|Publication number||US4841024 A|
|Application number||US 06/907,404|
|Publication date||Jun 20, 1989|
|Filing date||Sep 15, 1986|
|Priority date||Sep 15, 1986|
|Publication number||06907404, 907404, US 4841024 A, US 4841024A, US-A-4841024, US4841024 A, US4841024A|
|Inventors||Gene R. Nathans, Robert W. Rosenstein|
|Original Assignee||Becton Dickinson And Company|
|Export Citation||BiBTeX, EndNote, RefMan|
|Patent Citations (6), Referenced by (8), Classifications (16), Legal Events (5)|
|External Links: USPTO, USPTO Assignment, Espacenet|
This invention relates to antibodies, and more particularly to the purification of antibodies. Still more particularly, this invention relates to the purification and storage of antibodies of subclass I(g)G3.
Various methods have been previously employed for purification of antibodies. For example, antibodies have been purified by antigen affinity chromatography or protein A affinity chromatography. In attempting to purify antibodies of subclass I(g)G3, difficulties have been encountered in that in such methods the I(g)G3 antibody often precipitates from solution, with such precipitates generally becoming irreversibly insoluble thereby causing loss of purified antibody.
The present invention is directed to improving the purification and storage of antibodies, and in particular, antibodies of subclass I(g)G3.
In accordance with one aspect of the present invention, antibody of subclass I(g)G3 is purified by contacting an affinity matrix with a liquid containing I(g)G3 antibody, with such contacting being effected at a pH of from 9.0 to 9.6 to bind I(g)G3 antibody on the matrix. Subsequently, I(g)G3 antibody is released from the matrix, with the I(g)G3 being collected in a liquid buffered to a pH of from 9.0 to 9.6, and most generally at a pH of approximately 9.3. The antibody is released from the affinity matrix by use of a releasing agent and the I(g)G3 antibody is immediately separated from the releasing agent and collected in an aqueous buffer which is at a pH of from 9.0 to 9.6.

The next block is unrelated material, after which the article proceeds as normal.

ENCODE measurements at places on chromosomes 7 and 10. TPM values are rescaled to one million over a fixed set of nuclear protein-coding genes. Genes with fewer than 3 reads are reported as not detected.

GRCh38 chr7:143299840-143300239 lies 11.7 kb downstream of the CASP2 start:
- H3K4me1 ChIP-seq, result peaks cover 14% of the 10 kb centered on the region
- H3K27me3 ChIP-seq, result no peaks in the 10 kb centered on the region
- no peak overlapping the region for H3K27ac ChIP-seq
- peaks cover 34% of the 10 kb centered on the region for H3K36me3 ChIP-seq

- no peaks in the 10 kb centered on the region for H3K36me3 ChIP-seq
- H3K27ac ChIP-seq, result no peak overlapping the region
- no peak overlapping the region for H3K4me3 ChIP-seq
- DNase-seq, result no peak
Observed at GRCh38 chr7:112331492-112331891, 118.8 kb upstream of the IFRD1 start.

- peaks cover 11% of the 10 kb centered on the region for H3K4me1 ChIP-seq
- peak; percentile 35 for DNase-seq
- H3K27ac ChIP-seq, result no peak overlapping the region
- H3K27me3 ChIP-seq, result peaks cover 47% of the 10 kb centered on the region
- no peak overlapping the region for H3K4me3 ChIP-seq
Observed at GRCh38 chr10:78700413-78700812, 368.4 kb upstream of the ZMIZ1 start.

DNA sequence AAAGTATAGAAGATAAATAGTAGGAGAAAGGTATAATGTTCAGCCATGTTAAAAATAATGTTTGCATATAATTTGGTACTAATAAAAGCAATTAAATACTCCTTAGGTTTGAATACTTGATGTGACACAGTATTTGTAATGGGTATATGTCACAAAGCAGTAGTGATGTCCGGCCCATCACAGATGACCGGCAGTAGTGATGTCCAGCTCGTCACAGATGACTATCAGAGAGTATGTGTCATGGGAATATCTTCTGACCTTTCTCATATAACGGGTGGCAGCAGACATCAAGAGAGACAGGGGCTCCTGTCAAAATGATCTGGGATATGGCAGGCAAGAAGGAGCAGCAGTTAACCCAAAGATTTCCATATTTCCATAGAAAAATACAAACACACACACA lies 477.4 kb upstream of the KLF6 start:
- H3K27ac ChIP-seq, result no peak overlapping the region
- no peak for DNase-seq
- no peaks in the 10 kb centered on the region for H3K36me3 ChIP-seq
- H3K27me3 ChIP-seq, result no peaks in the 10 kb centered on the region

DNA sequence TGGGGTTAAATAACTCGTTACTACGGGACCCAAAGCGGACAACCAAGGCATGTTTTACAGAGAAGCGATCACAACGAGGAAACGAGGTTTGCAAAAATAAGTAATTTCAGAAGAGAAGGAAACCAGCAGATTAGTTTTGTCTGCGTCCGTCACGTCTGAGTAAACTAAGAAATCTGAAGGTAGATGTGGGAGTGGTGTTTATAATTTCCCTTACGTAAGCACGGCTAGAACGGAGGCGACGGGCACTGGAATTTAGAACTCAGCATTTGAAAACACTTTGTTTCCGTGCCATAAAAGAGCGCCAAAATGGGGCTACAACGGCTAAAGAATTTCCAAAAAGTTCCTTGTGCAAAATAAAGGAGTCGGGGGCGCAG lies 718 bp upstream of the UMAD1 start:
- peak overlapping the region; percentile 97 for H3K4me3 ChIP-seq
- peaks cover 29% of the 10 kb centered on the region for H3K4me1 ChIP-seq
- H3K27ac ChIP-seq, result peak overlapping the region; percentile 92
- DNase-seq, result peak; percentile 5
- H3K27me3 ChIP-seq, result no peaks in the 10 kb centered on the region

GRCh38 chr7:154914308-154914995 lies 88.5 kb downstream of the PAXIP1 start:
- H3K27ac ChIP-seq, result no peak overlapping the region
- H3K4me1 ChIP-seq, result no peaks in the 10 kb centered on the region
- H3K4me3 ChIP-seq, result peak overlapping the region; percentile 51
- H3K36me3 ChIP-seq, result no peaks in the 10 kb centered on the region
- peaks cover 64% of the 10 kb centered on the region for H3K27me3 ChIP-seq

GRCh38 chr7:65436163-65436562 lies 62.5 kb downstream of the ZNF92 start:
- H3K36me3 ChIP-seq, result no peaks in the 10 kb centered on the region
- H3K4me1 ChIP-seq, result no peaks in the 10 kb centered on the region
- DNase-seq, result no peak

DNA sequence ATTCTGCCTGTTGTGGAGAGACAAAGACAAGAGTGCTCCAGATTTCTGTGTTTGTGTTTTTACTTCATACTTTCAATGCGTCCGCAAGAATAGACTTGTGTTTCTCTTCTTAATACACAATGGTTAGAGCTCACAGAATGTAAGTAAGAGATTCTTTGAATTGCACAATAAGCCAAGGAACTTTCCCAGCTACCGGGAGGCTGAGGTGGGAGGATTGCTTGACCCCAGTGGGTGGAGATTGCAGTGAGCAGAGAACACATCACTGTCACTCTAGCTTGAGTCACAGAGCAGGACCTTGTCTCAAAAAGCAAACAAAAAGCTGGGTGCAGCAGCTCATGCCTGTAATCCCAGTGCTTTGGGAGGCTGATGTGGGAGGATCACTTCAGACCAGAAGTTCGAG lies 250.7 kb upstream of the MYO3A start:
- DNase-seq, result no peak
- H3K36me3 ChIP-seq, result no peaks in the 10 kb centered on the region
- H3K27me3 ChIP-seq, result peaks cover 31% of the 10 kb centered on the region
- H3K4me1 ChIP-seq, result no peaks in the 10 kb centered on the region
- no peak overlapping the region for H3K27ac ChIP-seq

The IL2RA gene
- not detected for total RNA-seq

In accordance with a particularly preferred embodiment, the affinity matrix is employed in a column, with the column also containing a desalting matrix, with the affinity matrix being positioned at a point in the column which is above the desalting matrix or gel. In this manner, the released antibody passes into the desalting matrix or gel wherein the releasing agent is separated from the I(g)G3 antibody.
The column is equilibrated to a pH of from 9.0 to 9.6, whereby during the purification, the antibody is maintained at this pH and contact between the antibody and the releasing agent is minimized.